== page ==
Hello everyone and welcome back to The Bookworm’s Fantasy! I hope you’re all doing well. So on Thursday this week, I was lucky enough to be given the opportunity to attend the book launch for Kate Hamer’s latest novel, ‘The Doll Funeral’. Today I’m going to be posting about the event, and also sharing an exclusive extract from the novel with you. Keep reading…
About ‘The Doll Funeral’
‘The Doll Funeral’ was released on 16th February 2017. It is Kate Hamer’s second novel, following on from the success of her debut ‘The Girl In The Red Coat’.
‘The Doll Funeral’ Book Launch
Photo credit to Kate Hamer.
I attended the book launch on Thursday 16th February (which was also the release date for the novel) at Waterstones in Cardiff. I was lucky enough to be invited by Hamer herself and the Faber & Faber team, so thanks so much for that opportunity! For those of you who don’t already know, I love Hamer’s writing – I reviewed ‘The Girl In The Red Coat’ here and an ARC of ‘The Doll Funeral’ here.
The event itself was fairly intimate, featuring lots of Hamer’s friends and family. There was also a launch held the night before in London, which I imagine would have been a bigger and less intimate event. I really liked the atmosphere; it felt a lot more personal and there were lots of opportunities to talk to new people.
Hamer herself read an extract from the novel (which I’m going to be sharing with you below) and then signed both copies of my books and had a good chat with me.
I must say, Kate Hamer is such a lovely, kind and genuine author. She was extremely thankful to me for posting reviews of her novels and supporting her work, which was really refreshing to hear. She seemed very glad that I had attended, and of course I’m so glad that I did too. She signed lovely messages in my books which I will treasure for a long time. Thanks so much!
Here is an exclusive extract from ‘The Doll Funeral’, which I’m very glad to be sharing with you all.
August 20th, 1983
My thirteenth birthday and I became a hunter for souls.
I knew the moment that Mum called me something was going to happen. I heard it in her voice.
The open eye of the hall mirror watched as I came downstairs humming a nervous tune, my yolk yellow birthday blouse done right up to the neck and my brown cord skirt flicking against a knee scab.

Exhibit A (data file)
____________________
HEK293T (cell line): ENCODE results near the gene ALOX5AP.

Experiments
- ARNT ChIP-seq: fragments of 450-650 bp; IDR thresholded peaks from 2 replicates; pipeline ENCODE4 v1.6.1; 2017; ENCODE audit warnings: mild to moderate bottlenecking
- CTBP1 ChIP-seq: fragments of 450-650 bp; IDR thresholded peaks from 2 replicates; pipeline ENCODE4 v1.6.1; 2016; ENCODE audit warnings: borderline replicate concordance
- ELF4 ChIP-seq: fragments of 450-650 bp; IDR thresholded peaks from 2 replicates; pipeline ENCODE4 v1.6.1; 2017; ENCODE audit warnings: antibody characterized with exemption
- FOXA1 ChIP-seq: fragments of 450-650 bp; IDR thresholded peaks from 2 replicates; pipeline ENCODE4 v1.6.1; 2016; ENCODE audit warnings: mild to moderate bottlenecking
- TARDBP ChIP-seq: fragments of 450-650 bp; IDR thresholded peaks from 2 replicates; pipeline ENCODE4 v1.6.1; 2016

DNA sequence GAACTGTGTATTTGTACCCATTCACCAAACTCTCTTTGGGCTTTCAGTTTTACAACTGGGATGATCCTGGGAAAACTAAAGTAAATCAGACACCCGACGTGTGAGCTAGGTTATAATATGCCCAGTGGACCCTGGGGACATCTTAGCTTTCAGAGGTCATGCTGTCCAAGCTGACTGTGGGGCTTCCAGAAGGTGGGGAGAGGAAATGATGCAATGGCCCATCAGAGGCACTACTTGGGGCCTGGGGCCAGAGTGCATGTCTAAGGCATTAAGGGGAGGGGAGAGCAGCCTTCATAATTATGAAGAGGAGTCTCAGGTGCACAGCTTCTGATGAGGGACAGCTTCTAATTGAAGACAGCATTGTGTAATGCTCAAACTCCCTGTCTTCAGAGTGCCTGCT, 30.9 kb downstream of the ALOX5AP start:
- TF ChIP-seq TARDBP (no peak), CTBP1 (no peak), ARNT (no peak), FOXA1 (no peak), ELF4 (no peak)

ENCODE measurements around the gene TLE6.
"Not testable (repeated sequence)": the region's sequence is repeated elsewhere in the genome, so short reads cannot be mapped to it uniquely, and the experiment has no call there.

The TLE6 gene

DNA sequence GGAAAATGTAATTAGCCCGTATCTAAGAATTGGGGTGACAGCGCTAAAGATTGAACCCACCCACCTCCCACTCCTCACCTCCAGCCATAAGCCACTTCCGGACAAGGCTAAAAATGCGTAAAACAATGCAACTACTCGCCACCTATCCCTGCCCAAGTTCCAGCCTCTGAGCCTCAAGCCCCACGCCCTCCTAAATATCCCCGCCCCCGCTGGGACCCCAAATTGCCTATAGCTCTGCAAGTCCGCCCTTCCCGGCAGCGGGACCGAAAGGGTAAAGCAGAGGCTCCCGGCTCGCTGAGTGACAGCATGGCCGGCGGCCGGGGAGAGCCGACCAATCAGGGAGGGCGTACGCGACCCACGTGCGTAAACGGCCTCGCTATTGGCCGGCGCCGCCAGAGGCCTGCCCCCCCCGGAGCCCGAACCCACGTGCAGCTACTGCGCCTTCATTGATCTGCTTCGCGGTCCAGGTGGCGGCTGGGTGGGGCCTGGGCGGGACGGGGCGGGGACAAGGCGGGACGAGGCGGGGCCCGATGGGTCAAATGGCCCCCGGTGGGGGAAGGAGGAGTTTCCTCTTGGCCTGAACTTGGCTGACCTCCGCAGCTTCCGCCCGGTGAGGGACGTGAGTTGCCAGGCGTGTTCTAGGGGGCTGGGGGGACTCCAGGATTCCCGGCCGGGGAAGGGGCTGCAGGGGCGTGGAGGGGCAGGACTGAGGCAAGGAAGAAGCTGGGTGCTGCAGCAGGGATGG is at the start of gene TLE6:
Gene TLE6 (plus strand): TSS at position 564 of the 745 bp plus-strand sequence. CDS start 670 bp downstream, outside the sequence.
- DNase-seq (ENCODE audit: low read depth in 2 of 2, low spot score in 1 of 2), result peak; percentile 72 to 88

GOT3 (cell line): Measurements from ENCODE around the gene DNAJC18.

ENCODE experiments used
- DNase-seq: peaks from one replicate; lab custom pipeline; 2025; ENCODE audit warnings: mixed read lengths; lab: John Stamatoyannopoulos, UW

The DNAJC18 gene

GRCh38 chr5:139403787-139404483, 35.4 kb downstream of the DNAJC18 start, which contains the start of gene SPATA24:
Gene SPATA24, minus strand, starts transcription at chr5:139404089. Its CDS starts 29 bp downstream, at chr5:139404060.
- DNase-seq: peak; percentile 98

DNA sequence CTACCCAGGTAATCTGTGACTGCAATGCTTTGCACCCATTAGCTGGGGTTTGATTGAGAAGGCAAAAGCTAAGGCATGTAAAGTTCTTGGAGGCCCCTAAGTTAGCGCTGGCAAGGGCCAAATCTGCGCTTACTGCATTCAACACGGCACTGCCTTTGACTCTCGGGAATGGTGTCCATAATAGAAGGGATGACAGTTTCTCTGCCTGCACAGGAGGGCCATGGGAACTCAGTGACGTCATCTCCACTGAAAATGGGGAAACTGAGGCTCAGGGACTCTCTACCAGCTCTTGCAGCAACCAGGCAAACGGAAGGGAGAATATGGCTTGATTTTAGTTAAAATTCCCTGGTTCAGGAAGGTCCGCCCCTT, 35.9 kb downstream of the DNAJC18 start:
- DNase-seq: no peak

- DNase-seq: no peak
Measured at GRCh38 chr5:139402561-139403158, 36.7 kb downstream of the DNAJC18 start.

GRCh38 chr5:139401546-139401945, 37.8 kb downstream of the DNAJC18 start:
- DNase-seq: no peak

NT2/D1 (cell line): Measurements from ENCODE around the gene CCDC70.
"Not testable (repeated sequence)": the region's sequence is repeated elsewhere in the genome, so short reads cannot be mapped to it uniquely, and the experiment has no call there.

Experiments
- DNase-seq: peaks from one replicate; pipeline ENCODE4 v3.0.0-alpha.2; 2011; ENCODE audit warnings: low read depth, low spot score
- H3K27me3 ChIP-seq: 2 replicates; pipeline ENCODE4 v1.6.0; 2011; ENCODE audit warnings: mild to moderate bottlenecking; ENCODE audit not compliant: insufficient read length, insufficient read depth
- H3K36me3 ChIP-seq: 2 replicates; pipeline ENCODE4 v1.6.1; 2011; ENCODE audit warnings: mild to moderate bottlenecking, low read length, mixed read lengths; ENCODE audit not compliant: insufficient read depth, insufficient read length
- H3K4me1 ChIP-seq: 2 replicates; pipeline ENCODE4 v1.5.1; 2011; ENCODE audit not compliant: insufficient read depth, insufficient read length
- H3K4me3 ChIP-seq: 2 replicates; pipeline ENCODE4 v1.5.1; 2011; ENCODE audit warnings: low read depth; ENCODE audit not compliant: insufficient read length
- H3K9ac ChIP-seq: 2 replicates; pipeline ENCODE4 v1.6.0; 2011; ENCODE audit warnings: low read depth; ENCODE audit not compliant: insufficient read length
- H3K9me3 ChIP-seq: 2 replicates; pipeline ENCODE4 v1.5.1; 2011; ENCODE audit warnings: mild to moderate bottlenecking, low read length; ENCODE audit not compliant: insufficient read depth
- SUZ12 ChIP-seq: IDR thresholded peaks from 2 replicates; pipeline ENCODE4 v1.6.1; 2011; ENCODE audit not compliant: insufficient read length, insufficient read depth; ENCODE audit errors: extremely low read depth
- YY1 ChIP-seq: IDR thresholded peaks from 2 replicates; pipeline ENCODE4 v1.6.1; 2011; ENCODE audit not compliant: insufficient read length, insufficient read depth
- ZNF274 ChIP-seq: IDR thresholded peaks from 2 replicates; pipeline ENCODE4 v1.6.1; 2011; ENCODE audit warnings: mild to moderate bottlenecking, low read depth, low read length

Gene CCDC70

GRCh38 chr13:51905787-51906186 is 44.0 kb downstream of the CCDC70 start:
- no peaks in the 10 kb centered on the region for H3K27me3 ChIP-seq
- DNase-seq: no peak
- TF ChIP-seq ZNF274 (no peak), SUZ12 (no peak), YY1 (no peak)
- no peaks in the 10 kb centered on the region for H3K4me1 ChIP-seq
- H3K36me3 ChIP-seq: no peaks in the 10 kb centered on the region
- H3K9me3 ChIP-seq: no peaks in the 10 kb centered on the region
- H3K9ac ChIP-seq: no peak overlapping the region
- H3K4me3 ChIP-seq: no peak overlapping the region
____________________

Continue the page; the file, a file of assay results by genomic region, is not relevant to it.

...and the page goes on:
The light from the open kitchen doorway, where my parents waited, puddled onto the dirty carpet in the hall.
On the Formica table was the birthday cake. It had white icing and smarties. A big triangle wedge had been cut out and the sharp carving knife lay close by, pointing into the gap.
I blinked. I’d expected punishment for some minor crime committed, a cup broken or left unwashed. The back door left open or closed or whichever way my father currently ordained its status. But instead my Mum and Dad had turned into dolls or puppets, or so it seemed. Hard lines had appeared, running from their noses to their chins. Mum’s cheeks were blotched with anxious red paint; corkscrew curls exploding from her head. Dad was strung stiffly behind her in his grey felt jacket. His arm came up and swiped at his nose. Mum jiggled, her shoes clacking menacingly on the lino.
Her jaw opened. ‘Ruby. Now, we don’t want you to create a scene or start trouble but it’s time you knew.’
From behind her Dad said, in that furred up voice of someone who’s kept quiet for a bit, ‘Yes. Thirteen is old enough.’
Between us the smarties had started to leak sharp colours as if they’d flown and got trapped there and were now slowly bleeding to death.
‘Ruby, there’s something we’ve been keeping from you all these years,’ Mum said. She paused then spoke in a rush. ‘It’s that you are not our natural child. We didn’t give birth to you.’
‘Which explains a lot…’
His voice got snapped off by my mother. ‘Stop it, just for this once, Mick. Leave the girl alone’. She turned to me. ‘Ruby, you were adopted when you were four months old. You are not our child – d’you hear me?’ She turned. ‘Honestly, Mick, I don’t think she’s taking it in.’
But I was.
I ran into the garden and sang for joy.